In 1990, Justice William Brennan retired, setting up yet another nomination fight that was almost sure to revolve around abortion access. Rudman immediately thought of Souter, who had recently ascended to the lofty U.S. Court of Appeals for the First Circuit. Rudman claims he had never discussed abortion rights with Souter, but he had an inkling that Souter would not move to overturn Roe v. Wade, citing the Judge’s belief in upholding precedent — a legal principle known as stare decisis — and his awareness of the “turmoil that would cause in our society.” Rudman sensed that he could play a role in protecting women’s rights, while elevating a man he loved and trusted to the nation’s highest court.
Rudman called President Bush’s militantly conservative Chief of Staff, John Sununu (who he knew well from Sununu’s days as Governor of New Hampshire), to sing Souter’s praises. President Bush agreed to nominate Souter, and Rudman served as his primary booster to the Judiciary Committee. Rudman even accompanied the Judge to meet Biden, who grilled him about his legal philosophy for over an hour. Souter did not offer any clues as to his perspective on abortion, though Biden certainly knew where Rudman stood.
Within days, journalistic gossip and liberal backlash to the nomination began to grate on Souter. Major outlets—from TIME to the Washington Post—insinuated that Souter, a 50-year-old bachelor—was gay. Meanwhile, women’s rights groups and LGBTQ+ organizations positioned Souter as another Bork, holding protests outside of the Senate and urging Democrats to vote against him. “The problem David had is everybody thought John Sununu had wanted him,” Rudman later told the Miller Center. The pressure overflowed one night shortly before the formal hearings began. Bob Woodward later reported that Souter—over dinner with Rudman—tried to call President Bush and ask for his nomination to be withdrawn. Rudman physically restrained Souter, arguing “It’s your destiny to serve on the Supreme Court.” Souter relented, and the two men sipped whiskey and cooled down.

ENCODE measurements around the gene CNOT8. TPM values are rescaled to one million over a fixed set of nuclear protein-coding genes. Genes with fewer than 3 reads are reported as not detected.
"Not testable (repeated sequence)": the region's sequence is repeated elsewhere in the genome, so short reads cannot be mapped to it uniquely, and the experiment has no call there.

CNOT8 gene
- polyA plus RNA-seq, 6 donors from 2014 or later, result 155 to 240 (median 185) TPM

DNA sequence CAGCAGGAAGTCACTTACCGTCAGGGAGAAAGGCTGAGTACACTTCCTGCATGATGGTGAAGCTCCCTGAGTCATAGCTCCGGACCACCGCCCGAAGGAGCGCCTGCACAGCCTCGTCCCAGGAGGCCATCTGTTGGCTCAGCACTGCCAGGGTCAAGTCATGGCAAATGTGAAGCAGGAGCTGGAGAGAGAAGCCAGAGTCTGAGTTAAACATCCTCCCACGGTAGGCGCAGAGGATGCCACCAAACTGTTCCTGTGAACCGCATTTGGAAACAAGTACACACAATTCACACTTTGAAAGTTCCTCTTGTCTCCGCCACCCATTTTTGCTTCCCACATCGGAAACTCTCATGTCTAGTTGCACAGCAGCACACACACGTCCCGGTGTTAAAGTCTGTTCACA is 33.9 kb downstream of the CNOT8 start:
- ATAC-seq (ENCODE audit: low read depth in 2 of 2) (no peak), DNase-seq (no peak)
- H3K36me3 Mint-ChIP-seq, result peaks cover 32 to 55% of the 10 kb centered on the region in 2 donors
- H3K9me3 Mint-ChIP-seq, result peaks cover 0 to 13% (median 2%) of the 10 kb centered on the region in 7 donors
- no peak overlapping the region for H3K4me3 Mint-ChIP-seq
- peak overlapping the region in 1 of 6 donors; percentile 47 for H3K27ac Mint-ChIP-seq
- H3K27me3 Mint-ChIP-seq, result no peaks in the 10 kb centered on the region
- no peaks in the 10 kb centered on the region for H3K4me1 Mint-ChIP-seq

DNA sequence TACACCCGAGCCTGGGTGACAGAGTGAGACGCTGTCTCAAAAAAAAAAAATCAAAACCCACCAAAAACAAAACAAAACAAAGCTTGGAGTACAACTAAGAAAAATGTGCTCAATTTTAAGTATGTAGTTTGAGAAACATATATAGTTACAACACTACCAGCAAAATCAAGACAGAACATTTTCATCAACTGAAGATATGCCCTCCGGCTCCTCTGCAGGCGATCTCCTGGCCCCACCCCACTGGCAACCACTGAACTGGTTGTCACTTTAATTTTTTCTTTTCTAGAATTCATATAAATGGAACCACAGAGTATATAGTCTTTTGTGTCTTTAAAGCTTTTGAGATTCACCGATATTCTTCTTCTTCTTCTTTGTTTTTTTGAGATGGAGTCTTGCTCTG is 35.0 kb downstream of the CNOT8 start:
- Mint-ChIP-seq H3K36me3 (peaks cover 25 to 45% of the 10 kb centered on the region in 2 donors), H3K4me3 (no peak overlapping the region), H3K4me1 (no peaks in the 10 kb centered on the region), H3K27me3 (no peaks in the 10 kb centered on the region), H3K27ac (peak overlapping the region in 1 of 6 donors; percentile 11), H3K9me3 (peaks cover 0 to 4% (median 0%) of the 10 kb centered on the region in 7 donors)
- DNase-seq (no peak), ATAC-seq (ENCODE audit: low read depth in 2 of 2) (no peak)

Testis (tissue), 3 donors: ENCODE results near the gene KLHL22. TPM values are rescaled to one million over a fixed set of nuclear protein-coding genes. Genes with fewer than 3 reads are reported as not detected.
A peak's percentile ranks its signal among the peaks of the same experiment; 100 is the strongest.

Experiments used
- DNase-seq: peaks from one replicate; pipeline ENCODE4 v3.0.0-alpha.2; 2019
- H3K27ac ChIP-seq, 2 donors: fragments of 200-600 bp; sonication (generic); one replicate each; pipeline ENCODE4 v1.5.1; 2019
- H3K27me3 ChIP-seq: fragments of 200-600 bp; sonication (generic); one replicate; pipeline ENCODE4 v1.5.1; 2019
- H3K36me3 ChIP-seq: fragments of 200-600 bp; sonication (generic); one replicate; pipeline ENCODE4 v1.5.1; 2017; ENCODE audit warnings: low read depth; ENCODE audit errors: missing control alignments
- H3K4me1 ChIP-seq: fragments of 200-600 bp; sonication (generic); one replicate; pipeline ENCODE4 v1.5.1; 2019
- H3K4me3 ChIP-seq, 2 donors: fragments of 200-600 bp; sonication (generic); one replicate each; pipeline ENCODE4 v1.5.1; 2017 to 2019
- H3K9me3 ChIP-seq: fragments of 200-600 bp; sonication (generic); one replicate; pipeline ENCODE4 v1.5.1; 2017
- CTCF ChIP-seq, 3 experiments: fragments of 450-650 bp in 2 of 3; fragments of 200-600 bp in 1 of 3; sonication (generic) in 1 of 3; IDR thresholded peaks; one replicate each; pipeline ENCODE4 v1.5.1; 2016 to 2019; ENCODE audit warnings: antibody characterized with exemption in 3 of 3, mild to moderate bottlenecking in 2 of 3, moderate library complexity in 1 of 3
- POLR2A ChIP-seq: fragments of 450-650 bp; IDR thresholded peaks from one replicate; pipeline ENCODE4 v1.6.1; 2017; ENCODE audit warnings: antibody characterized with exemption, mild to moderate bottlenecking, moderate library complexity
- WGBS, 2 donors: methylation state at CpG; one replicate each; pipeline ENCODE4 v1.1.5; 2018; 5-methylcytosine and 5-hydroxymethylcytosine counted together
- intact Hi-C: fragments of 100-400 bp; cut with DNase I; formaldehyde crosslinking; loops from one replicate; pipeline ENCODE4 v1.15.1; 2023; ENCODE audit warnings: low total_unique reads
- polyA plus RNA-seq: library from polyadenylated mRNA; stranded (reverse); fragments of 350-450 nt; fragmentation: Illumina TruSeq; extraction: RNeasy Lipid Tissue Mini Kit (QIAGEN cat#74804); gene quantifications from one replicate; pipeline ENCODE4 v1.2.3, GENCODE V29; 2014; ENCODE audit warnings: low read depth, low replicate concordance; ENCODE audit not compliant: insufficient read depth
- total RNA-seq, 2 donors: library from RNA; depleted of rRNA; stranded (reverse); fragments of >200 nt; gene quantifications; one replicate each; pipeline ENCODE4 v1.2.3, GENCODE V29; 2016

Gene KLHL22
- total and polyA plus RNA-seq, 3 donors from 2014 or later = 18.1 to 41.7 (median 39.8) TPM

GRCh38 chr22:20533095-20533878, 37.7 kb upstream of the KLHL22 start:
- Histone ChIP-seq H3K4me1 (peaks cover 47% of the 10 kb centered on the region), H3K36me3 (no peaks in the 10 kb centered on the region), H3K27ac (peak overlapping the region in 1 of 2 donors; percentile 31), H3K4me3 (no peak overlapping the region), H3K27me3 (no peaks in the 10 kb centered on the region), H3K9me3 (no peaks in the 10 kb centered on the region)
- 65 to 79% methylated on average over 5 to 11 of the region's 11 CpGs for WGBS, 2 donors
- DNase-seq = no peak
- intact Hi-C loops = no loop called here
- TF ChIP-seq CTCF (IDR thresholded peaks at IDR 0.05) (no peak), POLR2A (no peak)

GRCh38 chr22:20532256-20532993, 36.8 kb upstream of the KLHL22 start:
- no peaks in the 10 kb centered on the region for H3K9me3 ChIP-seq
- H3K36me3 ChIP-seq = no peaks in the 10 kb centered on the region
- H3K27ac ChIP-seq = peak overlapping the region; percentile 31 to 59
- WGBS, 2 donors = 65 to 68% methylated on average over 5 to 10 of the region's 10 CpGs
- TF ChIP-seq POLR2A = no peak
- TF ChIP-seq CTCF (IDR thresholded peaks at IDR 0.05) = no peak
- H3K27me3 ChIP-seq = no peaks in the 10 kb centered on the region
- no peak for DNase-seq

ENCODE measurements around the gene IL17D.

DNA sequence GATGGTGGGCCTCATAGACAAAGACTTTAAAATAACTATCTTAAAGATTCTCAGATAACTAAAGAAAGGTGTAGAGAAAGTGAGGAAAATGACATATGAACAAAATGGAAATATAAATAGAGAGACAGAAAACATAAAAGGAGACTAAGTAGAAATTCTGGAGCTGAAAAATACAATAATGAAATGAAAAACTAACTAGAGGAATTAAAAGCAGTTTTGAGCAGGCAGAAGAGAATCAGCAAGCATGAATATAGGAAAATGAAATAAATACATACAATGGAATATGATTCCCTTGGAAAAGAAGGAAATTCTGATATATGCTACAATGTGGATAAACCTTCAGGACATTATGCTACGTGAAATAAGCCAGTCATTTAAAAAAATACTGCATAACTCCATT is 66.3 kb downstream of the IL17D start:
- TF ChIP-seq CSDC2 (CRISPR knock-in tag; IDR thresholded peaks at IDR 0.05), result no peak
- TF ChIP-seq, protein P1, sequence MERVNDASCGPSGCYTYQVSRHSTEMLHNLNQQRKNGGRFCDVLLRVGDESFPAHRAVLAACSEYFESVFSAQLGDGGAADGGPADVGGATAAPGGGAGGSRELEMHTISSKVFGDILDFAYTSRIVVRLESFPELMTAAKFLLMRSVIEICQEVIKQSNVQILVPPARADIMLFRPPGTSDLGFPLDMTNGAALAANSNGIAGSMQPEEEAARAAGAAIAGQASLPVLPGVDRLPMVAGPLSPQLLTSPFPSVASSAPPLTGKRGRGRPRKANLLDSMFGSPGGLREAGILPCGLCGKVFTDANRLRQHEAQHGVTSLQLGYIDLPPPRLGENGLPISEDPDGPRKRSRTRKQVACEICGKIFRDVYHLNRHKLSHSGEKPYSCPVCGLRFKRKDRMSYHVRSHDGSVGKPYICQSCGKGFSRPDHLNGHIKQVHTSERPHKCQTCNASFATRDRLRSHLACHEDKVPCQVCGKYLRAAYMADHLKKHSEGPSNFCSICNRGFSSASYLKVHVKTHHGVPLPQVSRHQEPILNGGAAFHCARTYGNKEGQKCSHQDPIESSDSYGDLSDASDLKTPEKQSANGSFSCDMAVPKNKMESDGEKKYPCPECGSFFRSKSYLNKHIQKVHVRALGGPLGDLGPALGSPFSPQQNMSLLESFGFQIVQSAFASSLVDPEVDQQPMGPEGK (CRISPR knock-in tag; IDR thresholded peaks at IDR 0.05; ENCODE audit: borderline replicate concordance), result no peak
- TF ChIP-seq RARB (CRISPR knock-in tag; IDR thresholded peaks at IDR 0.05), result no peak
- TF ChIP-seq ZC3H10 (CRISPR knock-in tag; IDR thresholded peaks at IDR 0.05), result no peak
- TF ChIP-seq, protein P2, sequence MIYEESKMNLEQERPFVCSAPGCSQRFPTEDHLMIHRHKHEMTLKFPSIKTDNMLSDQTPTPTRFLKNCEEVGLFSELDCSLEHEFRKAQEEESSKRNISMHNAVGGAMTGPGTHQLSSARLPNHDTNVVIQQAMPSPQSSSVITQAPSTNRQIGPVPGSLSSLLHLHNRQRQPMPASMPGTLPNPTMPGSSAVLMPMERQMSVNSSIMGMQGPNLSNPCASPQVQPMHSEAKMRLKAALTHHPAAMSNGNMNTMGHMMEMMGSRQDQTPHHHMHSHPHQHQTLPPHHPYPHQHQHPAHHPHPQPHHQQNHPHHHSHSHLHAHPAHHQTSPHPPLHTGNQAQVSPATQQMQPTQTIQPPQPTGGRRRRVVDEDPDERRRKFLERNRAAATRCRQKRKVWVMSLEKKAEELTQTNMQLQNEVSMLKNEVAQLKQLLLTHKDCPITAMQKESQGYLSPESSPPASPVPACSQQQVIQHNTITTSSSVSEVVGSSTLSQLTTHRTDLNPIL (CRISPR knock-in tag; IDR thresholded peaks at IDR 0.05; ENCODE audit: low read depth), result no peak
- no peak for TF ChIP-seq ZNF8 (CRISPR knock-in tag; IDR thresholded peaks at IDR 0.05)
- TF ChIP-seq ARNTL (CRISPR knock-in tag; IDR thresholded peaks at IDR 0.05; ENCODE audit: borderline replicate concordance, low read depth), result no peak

During his confirmation, Souter—as is the custom for cases that could come before the Court—declined to discuss Roe v. Wade. Senator Howard Metzenbaum, however, asked him if he considered how an unwanted pregnancy felt. Souter responded by telling a story of counseling a Harvard freshman during his time as a proctor in law school. She was considering a self-abortion. Souter refused to reveal what he told her, but ended his story by saying, softly, “I know what you were trying to tell me, because I remember that afternoon.” If he was evasive, he also appeared compassionate. Biden was not ebullient, but he certainly did not “Bork” Souter, and the Senate confirmed him by a vote of 90-9.
Almost two years later, the Supreme Court heard Planned Parenthood v. Casey, a case about Pennsylvania’s abortion restrictions that offered the Court an opportunity to overturn Roe. Souter seemingly played a fundamental role in convincing the two other swing Justices—Kennedy and O’Connor—to write with him a plurality opinion that upheld the “essential holding” of abortion access. Roe was reaffirmed.
When Rudman heard the news, he was traveling by train to Wilmington, Delaware, to speak at a forum sponsored by Biden. “When I got off the train,” Rudman wrote in Combat, “the platform was packed with commuters. At first I didn’t see Joe, then I spotted him waving at me from far down the platform…We started running through the crowd toward each other, and when we met we embraced, laughing and crying. ‘You were right about him,’ he kept saying. ‘Did you read the opinion? You were right!’”
Rudman’s last words of the chapter evoke a spirit of bipartisanship and a belief in human rights that echoes dramatically into our moment. “People stared at us as if we were crazy, but we just kept laughing and yelling and hugging each other, because sometimes there are happy endings, even in politics.”